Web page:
Oktoberfest in Numbers: Wedding Rings Lost, More Brawls Found

With about a fifth less space for year's Oktoberfest proceedings, the world's largest beer festival didn't break beer drinking records. Still the number of brawls rose significantly and visitors managed to misplace about 4,500 items in tents this year, including a pair of wedding rings.

Oktoberfest visitors taking a well-earned nap. Zoom
DPA

Oktoberfest visitors taking a well-earned nap.

The Munich Oktoberfest ended on Sunday after two weeks of beer-fuelled revelry that led to a total of 4,500 items being handed in to the lost property office at the site, including two wedding rings, a hearing aid and two French horns.

Unlike in previous years, however, the list did not include false teeth, usually a firm fixture in the inventory of lost items. For those who take a keen interest in Oktoberfest statistics -- one reason for the decline in dentures is believed to be the improvement in adhesives over the years.

Among other items found was a copy of Playboy magazine signed by a model featured in it.

One thousand items of clothing were also left behind, as well as 950 identity cards, 480 mobile phones and 400 sets of keys, the city of Munich, which organized the world's biggest beer festival, said in a statement.

More Brawls

Perhaps that's not surprising given that 6.4 million people visited the festival and drank a total of 6.9 million liters of high-octane beer brewed specially for the festival by the city's six leading breweries.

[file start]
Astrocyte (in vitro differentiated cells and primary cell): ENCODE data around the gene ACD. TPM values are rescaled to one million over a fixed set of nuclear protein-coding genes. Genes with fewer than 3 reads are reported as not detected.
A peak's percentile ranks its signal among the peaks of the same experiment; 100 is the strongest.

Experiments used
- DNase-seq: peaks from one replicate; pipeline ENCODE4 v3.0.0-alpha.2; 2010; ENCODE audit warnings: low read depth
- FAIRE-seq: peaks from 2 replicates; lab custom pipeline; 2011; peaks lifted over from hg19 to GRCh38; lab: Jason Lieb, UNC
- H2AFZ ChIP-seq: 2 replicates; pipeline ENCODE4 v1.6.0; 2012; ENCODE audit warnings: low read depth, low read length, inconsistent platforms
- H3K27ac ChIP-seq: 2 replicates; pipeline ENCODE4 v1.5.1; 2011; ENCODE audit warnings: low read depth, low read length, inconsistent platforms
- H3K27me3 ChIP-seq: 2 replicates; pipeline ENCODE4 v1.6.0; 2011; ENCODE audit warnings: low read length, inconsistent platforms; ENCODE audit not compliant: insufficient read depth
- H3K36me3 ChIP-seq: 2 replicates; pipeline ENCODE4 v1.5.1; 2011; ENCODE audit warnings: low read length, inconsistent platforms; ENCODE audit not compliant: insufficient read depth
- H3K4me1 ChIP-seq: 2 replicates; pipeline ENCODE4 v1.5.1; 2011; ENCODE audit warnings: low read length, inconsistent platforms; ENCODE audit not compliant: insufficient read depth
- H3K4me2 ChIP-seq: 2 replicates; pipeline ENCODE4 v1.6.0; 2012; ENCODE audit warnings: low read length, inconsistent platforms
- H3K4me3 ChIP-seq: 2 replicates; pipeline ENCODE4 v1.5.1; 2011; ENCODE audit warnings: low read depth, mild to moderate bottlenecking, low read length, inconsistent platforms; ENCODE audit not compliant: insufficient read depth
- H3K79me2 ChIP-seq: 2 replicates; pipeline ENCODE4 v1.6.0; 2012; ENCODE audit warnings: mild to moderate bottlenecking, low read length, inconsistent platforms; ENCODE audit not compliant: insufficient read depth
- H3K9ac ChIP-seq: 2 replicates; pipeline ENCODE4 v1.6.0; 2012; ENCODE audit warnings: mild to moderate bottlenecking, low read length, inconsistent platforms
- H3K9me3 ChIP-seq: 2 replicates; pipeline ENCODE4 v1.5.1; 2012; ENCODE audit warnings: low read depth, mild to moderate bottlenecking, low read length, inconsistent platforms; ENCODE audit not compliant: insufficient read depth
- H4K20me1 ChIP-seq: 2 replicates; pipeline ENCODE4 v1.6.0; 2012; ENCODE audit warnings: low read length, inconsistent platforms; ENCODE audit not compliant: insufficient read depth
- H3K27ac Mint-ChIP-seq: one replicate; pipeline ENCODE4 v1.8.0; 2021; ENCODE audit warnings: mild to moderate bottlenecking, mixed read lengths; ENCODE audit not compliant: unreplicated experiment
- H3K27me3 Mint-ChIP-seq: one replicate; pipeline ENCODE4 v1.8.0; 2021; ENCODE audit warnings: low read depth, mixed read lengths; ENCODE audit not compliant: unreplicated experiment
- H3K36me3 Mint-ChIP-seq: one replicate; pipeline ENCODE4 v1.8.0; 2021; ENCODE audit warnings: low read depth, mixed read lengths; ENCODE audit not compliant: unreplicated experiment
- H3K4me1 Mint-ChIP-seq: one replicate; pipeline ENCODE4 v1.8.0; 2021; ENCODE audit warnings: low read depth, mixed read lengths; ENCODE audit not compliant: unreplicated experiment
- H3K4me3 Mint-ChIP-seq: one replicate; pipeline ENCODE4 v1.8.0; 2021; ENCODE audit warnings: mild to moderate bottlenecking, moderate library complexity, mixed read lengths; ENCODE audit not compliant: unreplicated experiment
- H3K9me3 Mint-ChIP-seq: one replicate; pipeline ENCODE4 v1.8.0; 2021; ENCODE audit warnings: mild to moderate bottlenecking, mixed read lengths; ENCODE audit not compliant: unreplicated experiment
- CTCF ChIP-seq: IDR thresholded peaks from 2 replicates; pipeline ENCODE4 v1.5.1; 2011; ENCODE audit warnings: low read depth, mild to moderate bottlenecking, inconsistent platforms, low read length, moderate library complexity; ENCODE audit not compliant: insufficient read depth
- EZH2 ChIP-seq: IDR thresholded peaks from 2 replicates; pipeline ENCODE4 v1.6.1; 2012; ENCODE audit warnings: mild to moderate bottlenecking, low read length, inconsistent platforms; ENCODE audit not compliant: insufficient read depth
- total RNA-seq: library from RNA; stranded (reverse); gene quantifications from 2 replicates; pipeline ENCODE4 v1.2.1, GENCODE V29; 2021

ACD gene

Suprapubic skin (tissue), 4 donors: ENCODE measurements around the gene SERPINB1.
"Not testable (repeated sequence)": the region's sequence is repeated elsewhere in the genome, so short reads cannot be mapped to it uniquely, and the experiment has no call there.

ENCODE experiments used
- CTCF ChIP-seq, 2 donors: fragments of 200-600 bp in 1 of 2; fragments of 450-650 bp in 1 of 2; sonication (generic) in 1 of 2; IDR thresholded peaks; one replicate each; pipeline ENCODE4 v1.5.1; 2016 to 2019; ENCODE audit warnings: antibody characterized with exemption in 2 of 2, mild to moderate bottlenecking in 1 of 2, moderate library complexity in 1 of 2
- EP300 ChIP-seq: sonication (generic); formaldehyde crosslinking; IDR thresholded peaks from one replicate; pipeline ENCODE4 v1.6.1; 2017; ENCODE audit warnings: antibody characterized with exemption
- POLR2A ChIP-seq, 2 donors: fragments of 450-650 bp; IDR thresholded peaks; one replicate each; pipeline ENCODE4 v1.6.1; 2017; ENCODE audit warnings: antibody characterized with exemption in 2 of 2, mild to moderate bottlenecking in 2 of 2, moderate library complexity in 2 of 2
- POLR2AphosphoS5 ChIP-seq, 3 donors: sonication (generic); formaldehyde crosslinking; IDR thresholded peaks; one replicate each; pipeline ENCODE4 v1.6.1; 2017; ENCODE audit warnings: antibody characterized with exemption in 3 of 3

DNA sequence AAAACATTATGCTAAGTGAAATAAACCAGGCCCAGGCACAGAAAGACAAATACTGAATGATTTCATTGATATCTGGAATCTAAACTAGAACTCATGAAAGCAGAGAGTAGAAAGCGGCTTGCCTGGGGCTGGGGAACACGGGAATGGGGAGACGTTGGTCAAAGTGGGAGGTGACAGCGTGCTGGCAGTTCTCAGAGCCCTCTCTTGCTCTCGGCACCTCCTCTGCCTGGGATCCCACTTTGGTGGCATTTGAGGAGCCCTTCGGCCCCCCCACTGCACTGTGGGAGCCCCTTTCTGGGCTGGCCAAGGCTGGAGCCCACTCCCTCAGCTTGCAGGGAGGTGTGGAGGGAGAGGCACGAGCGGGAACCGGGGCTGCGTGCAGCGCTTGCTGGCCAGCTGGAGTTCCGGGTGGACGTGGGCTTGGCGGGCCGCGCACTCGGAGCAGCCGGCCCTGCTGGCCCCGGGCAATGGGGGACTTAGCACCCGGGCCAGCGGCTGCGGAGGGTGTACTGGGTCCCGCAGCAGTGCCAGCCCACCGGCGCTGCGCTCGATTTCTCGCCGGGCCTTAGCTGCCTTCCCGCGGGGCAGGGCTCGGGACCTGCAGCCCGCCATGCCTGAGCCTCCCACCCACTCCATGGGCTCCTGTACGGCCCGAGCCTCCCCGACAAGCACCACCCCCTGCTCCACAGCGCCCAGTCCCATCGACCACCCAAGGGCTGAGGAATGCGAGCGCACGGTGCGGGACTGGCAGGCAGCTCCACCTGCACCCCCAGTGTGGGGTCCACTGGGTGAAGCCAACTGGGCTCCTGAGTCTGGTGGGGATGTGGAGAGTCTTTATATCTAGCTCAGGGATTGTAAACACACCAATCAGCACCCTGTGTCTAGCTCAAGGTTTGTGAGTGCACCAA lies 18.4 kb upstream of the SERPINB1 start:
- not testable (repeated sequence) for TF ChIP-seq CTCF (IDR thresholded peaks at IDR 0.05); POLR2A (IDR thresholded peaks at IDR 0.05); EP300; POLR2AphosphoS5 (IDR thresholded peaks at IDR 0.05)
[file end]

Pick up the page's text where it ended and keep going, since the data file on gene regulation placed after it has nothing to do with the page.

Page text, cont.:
The beer consumption was less than the 7.5 million liters drunk last year but that wasn't surprising given that this year's Oktoberfest had a fifth less space than usual because a fifth of the site was taken up by an adjacent agricultural fair. The last time that happened was in 2008, when 6.6 million liters of beers were imbibed, the city said.

The guests ate 116 oxen and 57 calves. Attempted thefts of the one-liter beer glasses fell to 111,000, down from 2011 when watchful security staff fished a total of 226,000 glasses out of the bags of departing guests. The glasses are popular souvenirs.

However, on a darker note, the number of brawls and "beer corpses," people who drank themselves unconscious, was up sharply this year.

Ambulance workers gave medical assistance to 827 inebriated people, up from 777 last year, and the number of police callouts increased by 3.5 percent to 2,031. "We went to the limit and a bit beyond," said police spokesman Wolfgang Wenger.

More Dirndls and Lederhosen

The total of dangerous assaults in which the heavy beer glasses were used as a weapon increased to 66 this year from 55 in 2011, police said.

"The immediate arrest of 48 of these reckless attackers is the only correct reaction to this form of violence," said the deputy president of the Munich police, Robert Kopp.

The organizers noticed that there the trend towards more visitors wearing traditional Bavarian attire -- Lederhosen breeches and Dirndl dresses -- continued this year, and that increasing numbers of foreign guests are embracing the charms of Bavarian folk costume.

"It looked as if there were just Bavarians at the festival," said Dieter Reiter, the chief organizer. "The only way to distinguish international visitors was their lack of command of the Bavarian dialect."

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